History has always fascinated me, but to my utter dismay we have failed to learn from it. Time and time again throughout history we have had catastrophic pandemics that have not only wiped out millions of people from the face of this earth but more importantly have left major dent on global economies and financial markets. Interestingly, with globalization and advancements, societies have progressed, but at the same time the spread of these diseases has increased dramatically too.  It seems like that history seems to be repeating itself yet again. The important questions to raise here are that why has the world failed to learn from history and act timely in response to such pandemics? Why has the world response been so timid? Weren’t crumbling markets and deteriorating economies significant enough already? Wasn’t history frightening enough already? Or, are we trying to create a new history?

These questions beg for an answer. The earlier we answer them, the better prepared we can be to prevent any future crises. Yes, while the pandemics have been very costly in terms of destroying the human capital but the scars and strains they leave behind on global economies and financial markets lasts for great many years. 

Exactly around a century ago in 1918, Spanish Flu hit us very hard, costing us 40-50m(over 2.5% of the population) precious lives. Well, the timing of the virus coincided with the World War-1,which just amplified the damage. In terms of economic cost, the global GDP declined by approximately 4.8% and the US economy contracted by 11%. Here we are talking about the time period when trade was limited, technological advancements were rare and human progress was just kicking off. One can gauge this from the the fact that even economic data for that time period is lacking to fully quantify the economic impact. But, the print media during that time period and today paint a very similar picture. Here are some of the print media headlines that surfaced back in 1918 and today in 2020:

Spanish Flu 1918:

Coronavirus 2020:

Financial Markets reaction to the Spanish Flu of 1918-1920 show similar trajectory as they show today in response to Corona Virus 2020.

The purpose of walking you back into the past is to make you realize that one can draw parallels from the Spanish Flu of 1918 and try to learn from it before its too late. I was just wondering what if China had been more proactive and had taken strict measures since their first detection, world would have been much better placed. Financial Markets wouldn’t have faltered, stock exchanges wouldn’t have closed down, monetary policies wouldn’t have become ineffective, countries wouldn’t have locked down, daily-wage workers wouldn’t have to give up their wages. But, this is now a lost cause. It is useless to cry over the spilt milk. What now? Where do we go from here? What should be our course of action?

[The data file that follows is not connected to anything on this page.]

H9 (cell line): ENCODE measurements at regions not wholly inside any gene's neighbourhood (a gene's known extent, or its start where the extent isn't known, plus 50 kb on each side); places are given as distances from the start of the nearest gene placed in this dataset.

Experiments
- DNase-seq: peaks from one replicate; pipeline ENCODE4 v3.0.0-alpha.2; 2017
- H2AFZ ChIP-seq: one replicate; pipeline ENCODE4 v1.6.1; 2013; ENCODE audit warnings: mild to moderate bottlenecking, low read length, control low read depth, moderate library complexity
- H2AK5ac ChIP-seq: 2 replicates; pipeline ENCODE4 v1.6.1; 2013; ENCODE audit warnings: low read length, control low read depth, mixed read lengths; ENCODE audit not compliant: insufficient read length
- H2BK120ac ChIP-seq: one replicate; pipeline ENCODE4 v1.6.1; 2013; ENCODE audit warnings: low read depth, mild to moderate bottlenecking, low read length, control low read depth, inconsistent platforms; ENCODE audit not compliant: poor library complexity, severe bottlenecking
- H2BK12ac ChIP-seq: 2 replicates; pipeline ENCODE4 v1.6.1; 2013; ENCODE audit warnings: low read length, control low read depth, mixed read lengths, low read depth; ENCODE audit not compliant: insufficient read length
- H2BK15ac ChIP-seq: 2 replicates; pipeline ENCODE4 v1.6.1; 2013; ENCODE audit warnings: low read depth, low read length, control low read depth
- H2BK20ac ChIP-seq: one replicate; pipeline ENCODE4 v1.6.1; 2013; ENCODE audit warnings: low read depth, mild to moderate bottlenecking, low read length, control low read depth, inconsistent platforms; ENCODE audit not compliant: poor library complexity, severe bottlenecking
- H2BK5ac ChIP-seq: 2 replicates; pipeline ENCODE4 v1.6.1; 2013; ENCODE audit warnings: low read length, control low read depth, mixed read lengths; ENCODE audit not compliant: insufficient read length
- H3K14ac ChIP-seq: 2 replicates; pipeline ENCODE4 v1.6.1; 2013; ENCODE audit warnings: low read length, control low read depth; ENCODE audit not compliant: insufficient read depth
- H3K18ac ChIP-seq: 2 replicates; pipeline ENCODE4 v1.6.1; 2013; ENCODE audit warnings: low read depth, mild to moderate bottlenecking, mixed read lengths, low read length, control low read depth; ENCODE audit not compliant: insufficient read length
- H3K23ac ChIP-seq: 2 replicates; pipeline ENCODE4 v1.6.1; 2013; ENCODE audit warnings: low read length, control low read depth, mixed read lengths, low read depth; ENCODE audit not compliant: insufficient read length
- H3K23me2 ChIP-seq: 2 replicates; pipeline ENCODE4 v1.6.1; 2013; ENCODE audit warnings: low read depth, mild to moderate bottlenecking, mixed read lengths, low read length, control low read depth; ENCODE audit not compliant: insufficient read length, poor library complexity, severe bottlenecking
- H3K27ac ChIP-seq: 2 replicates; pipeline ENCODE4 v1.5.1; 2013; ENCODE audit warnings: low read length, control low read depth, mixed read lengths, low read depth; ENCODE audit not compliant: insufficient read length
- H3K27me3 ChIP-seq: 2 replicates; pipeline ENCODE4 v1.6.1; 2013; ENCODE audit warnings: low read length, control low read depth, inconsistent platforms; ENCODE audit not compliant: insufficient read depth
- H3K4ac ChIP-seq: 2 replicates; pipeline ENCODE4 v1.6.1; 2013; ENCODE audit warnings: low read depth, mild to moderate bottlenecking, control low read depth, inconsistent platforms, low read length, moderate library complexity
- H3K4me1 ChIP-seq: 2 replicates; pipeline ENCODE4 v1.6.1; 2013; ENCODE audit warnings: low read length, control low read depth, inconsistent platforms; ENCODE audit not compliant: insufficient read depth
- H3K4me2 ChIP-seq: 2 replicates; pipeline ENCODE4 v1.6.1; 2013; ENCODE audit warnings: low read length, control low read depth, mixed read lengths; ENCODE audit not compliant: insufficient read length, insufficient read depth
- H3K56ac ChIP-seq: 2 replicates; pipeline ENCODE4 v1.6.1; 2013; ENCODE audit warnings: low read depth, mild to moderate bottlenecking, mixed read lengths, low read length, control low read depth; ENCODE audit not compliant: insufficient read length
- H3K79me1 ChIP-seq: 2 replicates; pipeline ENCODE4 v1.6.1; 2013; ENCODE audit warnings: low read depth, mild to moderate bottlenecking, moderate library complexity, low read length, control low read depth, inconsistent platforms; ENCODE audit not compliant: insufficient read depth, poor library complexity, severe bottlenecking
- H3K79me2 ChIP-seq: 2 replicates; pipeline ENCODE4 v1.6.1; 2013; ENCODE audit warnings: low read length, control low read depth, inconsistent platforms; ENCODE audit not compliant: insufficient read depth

Do you know what upsets me? The fact that during this 101 year period, societies have evolved tremendously be it through increased trade, advancement in technology, improved fiscal and monetary policies, improved education and health care systems, but we have tried to overlook such pandemics and our response to crises situation hasn’t improved at all.  

According to The United Nations Trade and Development agency, the slowdown in the economy caused by the corona virus outbreak could potentially cost the world at least $1 trillion. Moreover, the COVID-19 shock will bring recession in some countries and would strain the global annual growth this year to below 2.5%. That is the recessionary threshold for the world economy.

Even before COVID-19 struck us, we were already headed for a crises but our late reaction to COVID-19 just accelerated our downfall and here we are to yet again with another major crises after 2008. Wounds from the 2008 financial crises were still afresh that COVID-19 just sprinkled further salt into those wounds to extend our suffering.

Well, now that we are here, past is past but learning from it is really crucial. Where do we go from here depends on three variables: the growth and spread of virus, how long before the vaccine is found and lastly and most importantly is the effectiveness of policy makers in mitigating the damage to our physical and economic health and well-being. Surprisingly, these three variables are in our control. The better our response to these variables the better our chances of winning.

I would end this note saying that throughout history pandemics have waged war against the humanity, economies and financial markets and coronavirus is yet another battle in that war.  Whether we win this battle or get defeated lies in our own hands. We get to decide our own fate and factoring in the past, so far we have been poor in deciding our fate.

I pray for the health and safety of your families and hope that we come out strong from this difficult time period.

With Love,
Sahil Nisar
theeconomisteye.blogspot.com